Surveillance is for small cancer lesions found during screening that are usually then monitored by a
physician, with a follow-up every three months.
Surgical options for liver cancer are either resection (removal of the tumor with surgery) or a liver
transplant. If all of the cancer in the liver is completely removed, that provides the best outlook.
is surgery to remove only part of the liver. People with good liver function who
are healthy enough for surgery and who have a single tumor that has not grown into blood vessels
can have this operation.
Ablation is treatment that destroys liver tumors without removing them. This procedure can be used in
patients with a few small tumors and when surgery is not a good option (often because of poor health or
reduced liver function)
uses a high-frequency electric current to kill tumor cells. External-beam
radiation therapy uses high-energy X-rays to kill tumor cells.
Radiation therapy uses high-energy rays (or particles) to kill cancer cells. It may not be a good option for
some patients whose liver has been greatly damaged by diseases such as hepatitis or cirrhosis.
Embolization is a procedure that injects substances directly into an artery in the liver to block or
reduce the blood flow to a tumor in the liver. Here are three types of this approach:
Trans-arterial chemoembolization (TACE)
is usually the first type of embolization used for large liver
cancers that cannot be treated with surgery or ablation. It combines embolization with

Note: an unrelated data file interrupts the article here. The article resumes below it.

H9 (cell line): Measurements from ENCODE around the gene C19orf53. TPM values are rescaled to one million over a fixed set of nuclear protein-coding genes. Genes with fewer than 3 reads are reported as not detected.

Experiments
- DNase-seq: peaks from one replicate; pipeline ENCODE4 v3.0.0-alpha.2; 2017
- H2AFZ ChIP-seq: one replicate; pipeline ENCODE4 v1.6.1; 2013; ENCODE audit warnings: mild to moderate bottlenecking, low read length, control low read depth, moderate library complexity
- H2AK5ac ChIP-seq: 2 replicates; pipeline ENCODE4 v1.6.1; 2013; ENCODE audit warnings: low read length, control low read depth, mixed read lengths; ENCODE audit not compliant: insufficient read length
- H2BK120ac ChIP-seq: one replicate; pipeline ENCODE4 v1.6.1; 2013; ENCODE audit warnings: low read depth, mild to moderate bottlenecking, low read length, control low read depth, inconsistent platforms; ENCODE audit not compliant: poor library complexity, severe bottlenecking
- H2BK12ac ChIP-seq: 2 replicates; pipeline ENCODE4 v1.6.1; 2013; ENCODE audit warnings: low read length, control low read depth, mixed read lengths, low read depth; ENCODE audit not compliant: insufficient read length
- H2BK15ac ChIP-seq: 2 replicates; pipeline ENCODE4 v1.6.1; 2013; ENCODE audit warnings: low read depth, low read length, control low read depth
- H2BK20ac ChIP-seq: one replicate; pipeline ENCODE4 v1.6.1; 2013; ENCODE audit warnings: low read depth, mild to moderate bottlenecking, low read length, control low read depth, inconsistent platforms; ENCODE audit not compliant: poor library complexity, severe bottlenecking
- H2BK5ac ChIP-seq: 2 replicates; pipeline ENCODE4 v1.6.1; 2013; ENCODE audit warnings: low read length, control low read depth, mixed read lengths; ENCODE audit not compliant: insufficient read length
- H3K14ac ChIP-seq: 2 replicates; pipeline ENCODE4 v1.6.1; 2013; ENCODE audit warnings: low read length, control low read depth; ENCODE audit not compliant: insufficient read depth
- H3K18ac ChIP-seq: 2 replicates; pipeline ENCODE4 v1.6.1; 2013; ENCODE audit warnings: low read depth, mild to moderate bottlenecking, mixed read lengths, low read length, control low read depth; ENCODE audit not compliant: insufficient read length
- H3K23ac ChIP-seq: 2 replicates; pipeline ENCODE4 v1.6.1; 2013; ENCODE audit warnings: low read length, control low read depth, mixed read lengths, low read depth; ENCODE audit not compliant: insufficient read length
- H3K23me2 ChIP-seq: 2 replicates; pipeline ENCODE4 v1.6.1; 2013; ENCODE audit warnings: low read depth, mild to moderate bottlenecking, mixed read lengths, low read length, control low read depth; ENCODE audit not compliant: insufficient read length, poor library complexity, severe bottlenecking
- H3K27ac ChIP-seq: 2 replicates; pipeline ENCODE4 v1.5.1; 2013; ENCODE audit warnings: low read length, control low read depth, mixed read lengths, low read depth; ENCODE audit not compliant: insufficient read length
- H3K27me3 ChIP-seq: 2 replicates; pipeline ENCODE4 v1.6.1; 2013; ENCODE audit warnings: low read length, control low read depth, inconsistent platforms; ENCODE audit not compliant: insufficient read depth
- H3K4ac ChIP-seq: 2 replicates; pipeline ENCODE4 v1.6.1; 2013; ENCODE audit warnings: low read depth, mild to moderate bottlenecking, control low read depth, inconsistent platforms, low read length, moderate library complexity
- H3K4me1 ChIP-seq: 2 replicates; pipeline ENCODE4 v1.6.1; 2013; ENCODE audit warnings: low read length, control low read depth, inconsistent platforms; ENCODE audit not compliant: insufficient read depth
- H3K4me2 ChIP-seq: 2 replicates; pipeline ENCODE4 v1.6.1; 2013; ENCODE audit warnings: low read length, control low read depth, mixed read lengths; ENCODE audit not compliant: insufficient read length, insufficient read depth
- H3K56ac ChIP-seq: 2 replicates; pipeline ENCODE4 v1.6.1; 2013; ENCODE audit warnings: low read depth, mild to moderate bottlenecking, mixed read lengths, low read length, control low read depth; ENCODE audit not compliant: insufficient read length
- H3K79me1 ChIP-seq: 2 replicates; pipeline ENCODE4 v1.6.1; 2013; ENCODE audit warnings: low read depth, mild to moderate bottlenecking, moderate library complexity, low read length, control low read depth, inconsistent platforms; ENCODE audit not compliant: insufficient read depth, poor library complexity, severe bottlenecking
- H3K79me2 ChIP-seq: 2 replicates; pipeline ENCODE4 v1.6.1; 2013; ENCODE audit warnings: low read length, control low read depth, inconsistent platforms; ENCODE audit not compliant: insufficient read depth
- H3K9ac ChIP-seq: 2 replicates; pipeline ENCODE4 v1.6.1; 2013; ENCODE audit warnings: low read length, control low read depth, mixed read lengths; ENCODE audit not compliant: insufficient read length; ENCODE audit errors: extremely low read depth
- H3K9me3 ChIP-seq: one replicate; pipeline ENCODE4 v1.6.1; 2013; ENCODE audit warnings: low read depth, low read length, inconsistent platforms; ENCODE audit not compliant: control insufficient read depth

chemotherapy (chemo). Most often, this is done by giving chemotherapy through the catheter.
Drug-eluting bead chemoembolization (DEB-TACE)
combines TACE embolization with drug-eluting
beads (tiny beads that contain a chemotherapy drug). The procedure is essentially the same as
TACE except that the artery is blocked after drug-eluting beads are injected.
combines embolization with radiation therapy. This is done by injecting small
beads (called microspheres) into the hepatic artery. These microspheres have a radioactive
isotope (yttrium-90 or Y-90) attached to them.
Chemotherapy refers to a type of medicine that causes rapidly dividing cells, like cancer cells, to die.
Immunotherapy is the use of medicines that help a person’s own immune system find and destroy cancer cells.
Targeted therapy is a type of cancer treatment that targets proteins either from inside or outside of the cancer cells to control how they grow, divide, and spread.
Tyrosine kinase inhibitors (TKIs)
are small-molecule drugs that go through the cell membrane and work inside cancer cells to block signals that cancer cells need to grow and divide.
Monoclonal antibodies (mAbs)
are man-made versions of immune system proteins (antibodies) that are designed to recognize and attach to a specific target protein outside of the cancer cell, usually on its surface.
Supportive (palliative) care
Supportive care for people with cancer can include relieving side effects and symptoms of the disease
and its treatments, and may also include medication, nutritional changes, relaxation techniques, and